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Abbado Conducts The Simon Bolivar Youth Orchestra Of Venezuela

Abbado / Prohaska / Sbyov
Release Date: 11/16/2010 
Label:  Accentus   Catalog #: 20101  
Composer:  Sergei ProkofievAlban BergWolfgang Amadeus MozartPeter Ilyich Tchaikovsky
Performer:  Anna Prohaska
Conductor:  Claudio Abbado
Orchestra/Ensemble:  Simon Bolivar Youth Orchestra of Venezuela
Number of Discs: 1 
Recorded in: Stereo 
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Notes and Editorial Reviews

Also available on Blu-ray

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PROKOFIEV Scythian Suite. BERG Lulu Suite. TCHAIKOVSKY Symphony No. 6, “Pathétique” Claudio Abbado, cond; Simón Bolívar Youth O of Venezuela; Anna Read more Prohaska (sop) ACCENTUS ACC 20101 (DVD: 111:45); ACC 10204 (Blu-ray: 111:45) Live: Lucerne 3/18–19/2010

& MOZART Die Zauberflöte: Ach, ich fühl’s

As Abbado approaches his 80s, he’s been (not surprisingly) revisiting many works—especially the Mahler symphonies—that have been the cornerstones of his discography. But there’s nothing valedictory in these returns. Indeed, in terms of focus, conviction, and insight, his recent performances have revealed a renewed interpretive fire—a fire matched, on this new video concert, by the superb playing of the Simón Bolívar Youth Orchestra. At this late date, there’s probably no need to celebrate the young players’ well-drilled accuracy (even with doubled horns and trumpets, the brass unanimity in the first-movement development of the Tchaikovsky is terrifying), their rhythmic energy, or their exceptional balances (listen to how well the harps and celesta come across in the third movement of the Prokofiev). Nor need I emphasize their obvious involvement (say, the bold treatment of the clashing syncopations and biting strings in the second movement of the Prokofiev or the snarl of the low brass at the end of the first movement of the Berg). But given their well-deserved reputation for pizazz (see, for example, their justly acclaimed Fiesta! recording, reviewed by Philip Scott in Fanfare 32:2, where it was also Want-Listed by both Scott and Raymond Tuttle), it may be worth emphasizing that this is no callow whiz-kid ensemble. In fact, what’s just as striking as their vitality is the nuance of the playing, both by the first-deskers and by the full ensemble: the evocative colors in the third movement of the Prokofiev, for instance, or the sensitivity to the harmonic ebb and flow of the big lines in the Berg.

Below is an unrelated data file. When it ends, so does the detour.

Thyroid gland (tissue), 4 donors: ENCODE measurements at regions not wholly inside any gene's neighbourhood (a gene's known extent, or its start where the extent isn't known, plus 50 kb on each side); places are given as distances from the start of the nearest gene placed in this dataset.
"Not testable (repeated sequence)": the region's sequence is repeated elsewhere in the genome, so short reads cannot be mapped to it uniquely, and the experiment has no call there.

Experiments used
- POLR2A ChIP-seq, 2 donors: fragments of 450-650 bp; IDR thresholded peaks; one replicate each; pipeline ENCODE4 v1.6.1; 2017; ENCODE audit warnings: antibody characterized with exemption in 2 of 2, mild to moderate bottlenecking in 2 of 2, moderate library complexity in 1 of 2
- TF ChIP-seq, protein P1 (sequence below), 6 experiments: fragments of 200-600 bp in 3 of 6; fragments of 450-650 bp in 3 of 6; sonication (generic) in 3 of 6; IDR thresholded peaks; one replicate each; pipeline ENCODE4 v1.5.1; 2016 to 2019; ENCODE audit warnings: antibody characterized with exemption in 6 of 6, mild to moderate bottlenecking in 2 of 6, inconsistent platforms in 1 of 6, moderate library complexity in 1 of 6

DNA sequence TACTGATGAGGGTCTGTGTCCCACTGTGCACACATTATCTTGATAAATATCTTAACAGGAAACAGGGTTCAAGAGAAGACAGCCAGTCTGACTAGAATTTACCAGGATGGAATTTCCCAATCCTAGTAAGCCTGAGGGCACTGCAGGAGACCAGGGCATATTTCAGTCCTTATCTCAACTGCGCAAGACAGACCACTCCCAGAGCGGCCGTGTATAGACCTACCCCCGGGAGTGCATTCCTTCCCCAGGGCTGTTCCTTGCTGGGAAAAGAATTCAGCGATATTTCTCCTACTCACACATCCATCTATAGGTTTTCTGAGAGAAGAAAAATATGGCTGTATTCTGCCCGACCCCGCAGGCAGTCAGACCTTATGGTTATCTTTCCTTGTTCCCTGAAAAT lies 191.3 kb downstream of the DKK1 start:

Most gripping of all, in fact, are the quietest moments (including the charged silences) of the Tchaikovsky—the descent into nothingness at the end of the exposition of the first movement (where, as is common, Abbado substitutes bass clarinet for bassoon), the hush at the end of the second. Indeed, while one would expect a young ensemble to reach its peak in the third movement of the Tchaikovsky, it’s the eloquent reading of the finale (launched nearly attacca , before the reverb of the third movement has fully died away) that makes the strongest impact. This movement emerges as a single arc of emotion, and the ending is so heartbreaking that Abbado manages to keep the audience in total silence for more than half a minute after it has concluded.

Is everything ideal? Not quite. The final pages of the Prokofiev are a bit too fast. Soprano Anna Prohaska is impressively confident, offering a terrifying scream and a touching portrayal of Countess Geschwitz, but she’s a bit too pushy and grim as Lulu (there’s a lot of pressure on the higher passages in particular) and she’s arguably too intense as Pamina. But these are minor problems in an exceptional release.

As for the production: The decision to play Tchaikovsky in the background during the pre-concert shots was foolish; the cinematography is too relentless in its use of closeups; and the decision to forego subtitles for the vocal passages seems inexplicable. But the video quality is excellent, and the surround sound—if lacking the visceral impact of the Abbado/Lucerne Blu-ray Mahler Third (33:5)—has tremendous immediacy and timbral accuracy. All in all, strongly recommended.

FANFARE: Peter J. Rabinowitz

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Sergey Prokofiev: Scythian Suite, Op. 20

Alban Berg: Lulu-Suite

Wolfgang Amadeus Mozart: Die Zauberflöte, Act II: Ach! Ich fühl's, es ist verschwunden

Pyotr Il'yich Tchaikovsky: Symphony No. 6 in B minor, Op. 74, "Pathetique"

Anna Prohaska, soprano
Simón Bolívar Youth Orchestra of Venezuela
Claudio Abbado, conductor

Recorded live at the Concert Hall of the Culture and Convention Center, Lucerne, 18-19 March 2010.

Picture format: NTSC 16:9
Sound format: PCM Stereo / Dolby Digital 5.1 / DTS 5.1
Region code: 0 (worldwide)
Running time: 112 mins
No. of DVDs: 1
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Works on This Recording

1. Scythian Suite, Op. 20 by Sergei Prokofiev
Conductor:  Claudio Abbado
Orchestra/Ensemble:  Simon Bolivar Youth Orchestra of Venezuela
Period: 20th Century 
Written: 1915; USSR 
2. Lulu-Suite by Alban Berg
Performer:  Anna Prohaska (Soprano)
Conductor:  Claudio Abbado
Orchestra/Ensemble:  Simon Bolivar Youth Orchestra of Venezuela
Period: 20th Century 
Written: 1934; Austria 
3. Die Zauberflöte, K 620: Ach, ich fühl's, es ist verschwunden by Wolfgang Amadeus Mozart
Performer:  Anna Prohaska (Soprano)
Conductor:  Claudio Abbado
Orchestra/Ensemble:  Simon Bolivar Youth Orchestra of Venezuela
Period: Classical 
Written: 1791; Vienna, Austria 
4. Symphony no 6 in B minor, Op. 74 "Pathétique" by Peter Ilyich Tchaikovsky
Conductor:  Claudio Abbado
Orchestra/Ensemble:  Simon Bolivar Youth Orchestra of Venezuela
Period: Romantic 
Written: 1893; Russia 

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